#boulietacks: Carpet tacks and mobile interfaces in the urban politics of cycling in Melbourne, Australia

Chambers, P and Andrews, T 2017, '#boulietacks: Carpet tacks and mobile interfaces in the urban politics of cycling in Melbourne, Australia', City: analysis of urban trends, culture, theory, policy, action, vol. 21, no. 34, pp. 329-347.


Document type: Journal Article
Collection: Journal Articles

Title #boulietacks: Carpet tacks and mobile interfaces in the urban politics of cycling in Melbourne, Australia
Author(s) Chambers, P
Andrews, T
Year 2017
Journal name City: analysis of urban trends, culture, theory, policy, action
Volume number 21
Issue number 34
Start page 329
End page 347
Total pages 19
Publisher Routledge
Abstract Since early 2014 small carpet tacks have been persistently dropped on an undulating stretch of road in Melbourne, Australia-ostensibly targeting road cyclists. No one knows where they come from. And yet the recurring presence of these rough-hewn iron nails continue to cause serious injury, property damage and nuisance to those who use this space, all the while flummoxing law enforcement and road maintenance authorities. Our aim in this paper is to follow the interfaces between tack and tyre, finger and phone, image and social media platform, to produce a detailed account of how these mediations are materialised and mobilised politically. Here, we use mobile interfaces to think through the complexity of embodied and deeply material uses of urban space as we narrate the ways in which groups become politically organised through various media. In this dispatch, we trace the development and deployment of a hashtag-#boulietacks-as a means of following this particular Antipodean enigma through the social media and digital communications platforms. Spread on roads and between living people in the city, tacks shape different kinds of political action in response to the anonymous and asymmetrical introduction of hazards into an urban environment customarily adopted for use in road cycling-the lifeless tacks mobilise a lively politics between urban modes of existence.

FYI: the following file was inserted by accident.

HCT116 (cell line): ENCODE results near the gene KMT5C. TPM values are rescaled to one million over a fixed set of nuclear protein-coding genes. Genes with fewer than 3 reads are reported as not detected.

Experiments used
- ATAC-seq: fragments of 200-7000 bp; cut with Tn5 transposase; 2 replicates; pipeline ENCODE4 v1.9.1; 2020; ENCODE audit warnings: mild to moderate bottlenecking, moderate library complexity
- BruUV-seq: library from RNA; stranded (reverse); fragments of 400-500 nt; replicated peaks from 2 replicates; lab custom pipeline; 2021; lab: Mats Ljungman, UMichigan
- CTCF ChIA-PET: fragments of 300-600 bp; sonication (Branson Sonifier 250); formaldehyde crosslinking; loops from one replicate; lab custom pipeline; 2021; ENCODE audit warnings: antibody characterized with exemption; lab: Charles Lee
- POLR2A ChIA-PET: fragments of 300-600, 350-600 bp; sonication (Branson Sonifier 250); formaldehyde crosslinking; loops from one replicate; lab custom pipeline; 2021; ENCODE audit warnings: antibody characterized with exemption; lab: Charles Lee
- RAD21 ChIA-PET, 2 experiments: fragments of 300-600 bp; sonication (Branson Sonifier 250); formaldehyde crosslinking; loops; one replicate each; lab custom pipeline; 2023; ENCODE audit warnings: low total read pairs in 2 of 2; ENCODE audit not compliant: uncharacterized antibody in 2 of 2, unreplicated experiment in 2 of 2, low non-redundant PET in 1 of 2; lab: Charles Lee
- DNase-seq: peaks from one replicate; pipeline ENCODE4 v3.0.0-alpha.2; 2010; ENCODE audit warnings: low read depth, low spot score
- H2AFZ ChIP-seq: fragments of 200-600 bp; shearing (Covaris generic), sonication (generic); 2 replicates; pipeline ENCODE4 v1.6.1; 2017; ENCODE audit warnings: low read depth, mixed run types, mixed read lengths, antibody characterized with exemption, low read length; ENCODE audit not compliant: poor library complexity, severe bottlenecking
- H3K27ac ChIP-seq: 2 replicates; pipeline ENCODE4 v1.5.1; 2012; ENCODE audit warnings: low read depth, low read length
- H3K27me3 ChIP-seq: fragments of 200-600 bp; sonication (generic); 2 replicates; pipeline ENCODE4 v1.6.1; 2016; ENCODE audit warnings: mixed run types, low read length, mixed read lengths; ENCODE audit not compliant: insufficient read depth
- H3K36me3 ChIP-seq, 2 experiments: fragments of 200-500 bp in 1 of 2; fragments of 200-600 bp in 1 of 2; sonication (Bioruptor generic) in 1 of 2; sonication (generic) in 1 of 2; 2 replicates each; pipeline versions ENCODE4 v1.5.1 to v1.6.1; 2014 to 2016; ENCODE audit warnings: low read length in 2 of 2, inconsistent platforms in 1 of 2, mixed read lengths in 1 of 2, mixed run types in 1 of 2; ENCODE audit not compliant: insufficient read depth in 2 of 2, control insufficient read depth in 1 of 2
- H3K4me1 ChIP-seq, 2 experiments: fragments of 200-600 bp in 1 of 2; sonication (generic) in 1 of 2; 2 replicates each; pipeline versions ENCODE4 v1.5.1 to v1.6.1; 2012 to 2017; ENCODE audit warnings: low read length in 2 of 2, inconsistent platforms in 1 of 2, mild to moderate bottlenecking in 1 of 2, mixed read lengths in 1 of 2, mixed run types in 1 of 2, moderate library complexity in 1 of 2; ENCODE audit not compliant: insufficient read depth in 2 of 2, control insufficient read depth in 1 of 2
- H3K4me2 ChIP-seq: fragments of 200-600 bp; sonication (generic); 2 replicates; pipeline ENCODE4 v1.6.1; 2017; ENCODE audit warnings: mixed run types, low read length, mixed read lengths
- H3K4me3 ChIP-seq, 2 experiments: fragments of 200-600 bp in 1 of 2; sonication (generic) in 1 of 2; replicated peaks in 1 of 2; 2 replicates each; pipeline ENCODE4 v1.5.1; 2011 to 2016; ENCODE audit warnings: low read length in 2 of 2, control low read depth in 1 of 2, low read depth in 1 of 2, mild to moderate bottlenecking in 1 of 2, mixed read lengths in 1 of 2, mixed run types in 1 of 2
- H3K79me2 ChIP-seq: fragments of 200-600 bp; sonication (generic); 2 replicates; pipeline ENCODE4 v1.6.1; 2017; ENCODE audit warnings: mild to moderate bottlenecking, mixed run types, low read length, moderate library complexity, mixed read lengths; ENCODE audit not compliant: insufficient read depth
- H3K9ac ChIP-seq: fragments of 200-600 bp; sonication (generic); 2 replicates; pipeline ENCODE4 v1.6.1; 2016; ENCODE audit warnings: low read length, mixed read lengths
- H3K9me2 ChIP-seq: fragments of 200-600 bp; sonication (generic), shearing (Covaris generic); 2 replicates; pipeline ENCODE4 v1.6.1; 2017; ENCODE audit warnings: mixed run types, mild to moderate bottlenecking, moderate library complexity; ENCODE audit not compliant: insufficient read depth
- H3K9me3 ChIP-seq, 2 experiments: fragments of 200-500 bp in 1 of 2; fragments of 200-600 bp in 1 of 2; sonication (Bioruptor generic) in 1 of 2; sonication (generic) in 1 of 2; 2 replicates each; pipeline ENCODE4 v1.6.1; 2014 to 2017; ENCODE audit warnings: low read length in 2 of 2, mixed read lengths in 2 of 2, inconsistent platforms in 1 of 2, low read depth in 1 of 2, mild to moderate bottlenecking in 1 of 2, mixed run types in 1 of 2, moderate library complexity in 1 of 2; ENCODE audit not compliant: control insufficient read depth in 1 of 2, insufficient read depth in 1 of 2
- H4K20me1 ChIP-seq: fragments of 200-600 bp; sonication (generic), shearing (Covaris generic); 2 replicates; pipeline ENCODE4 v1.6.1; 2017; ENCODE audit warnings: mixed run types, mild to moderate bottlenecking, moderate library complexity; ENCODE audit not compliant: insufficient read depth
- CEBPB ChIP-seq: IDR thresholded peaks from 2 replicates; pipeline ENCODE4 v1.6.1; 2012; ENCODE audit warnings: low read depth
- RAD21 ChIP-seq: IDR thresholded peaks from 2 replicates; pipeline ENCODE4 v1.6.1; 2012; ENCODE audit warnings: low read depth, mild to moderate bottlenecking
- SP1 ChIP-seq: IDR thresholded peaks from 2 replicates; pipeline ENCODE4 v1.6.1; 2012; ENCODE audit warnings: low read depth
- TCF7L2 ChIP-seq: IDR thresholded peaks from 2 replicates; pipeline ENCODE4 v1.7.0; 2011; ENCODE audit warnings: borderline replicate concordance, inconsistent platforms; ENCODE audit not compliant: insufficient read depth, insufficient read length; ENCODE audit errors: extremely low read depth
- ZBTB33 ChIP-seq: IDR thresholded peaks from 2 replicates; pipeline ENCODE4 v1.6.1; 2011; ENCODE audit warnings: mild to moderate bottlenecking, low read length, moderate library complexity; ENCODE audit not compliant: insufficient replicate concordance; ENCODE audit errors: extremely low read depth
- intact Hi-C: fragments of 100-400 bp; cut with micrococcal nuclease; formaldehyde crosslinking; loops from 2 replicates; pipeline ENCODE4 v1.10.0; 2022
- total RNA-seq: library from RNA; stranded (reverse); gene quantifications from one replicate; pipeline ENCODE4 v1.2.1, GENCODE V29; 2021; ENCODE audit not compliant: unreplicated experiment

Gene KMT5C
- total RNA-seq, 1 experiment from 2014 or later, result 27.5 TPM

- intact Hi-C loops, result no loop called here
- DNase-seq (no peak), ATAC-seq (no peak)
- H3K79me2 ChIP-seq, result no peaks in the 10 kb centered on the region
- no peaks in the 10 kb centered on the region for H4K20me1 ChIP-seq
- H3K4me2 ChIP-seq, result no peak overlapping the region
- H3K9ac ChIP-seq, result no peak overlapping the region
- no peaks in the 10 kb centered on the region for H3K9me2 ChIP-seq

Subject Criminology not elsewhere classified
Social and Cultural Geography
Urban Sociology and Community Studies
Keyword(s) harm
mobilities
road cycling
social media
vulnerability
DOI - identifier 10.1080/13604813.2017.1325211
Copyright notice © 2017 Informa UK Limited, trading as Taylor and Francis Group
ISSN 1360-4813
Versions
Version Filter Type
Citation counts: Scopus Citation Count Cited 0 times in Scopus Article
Altmetric details:
Access Statistics: 13 Abstract Views  -  Detailed Statistics
Created: Fri, 14 Dec 2018, 16:06:00 EST by Catalyst Administrator
© 2014 RMIT Research Repository • Powered by Fez SoftwareContact us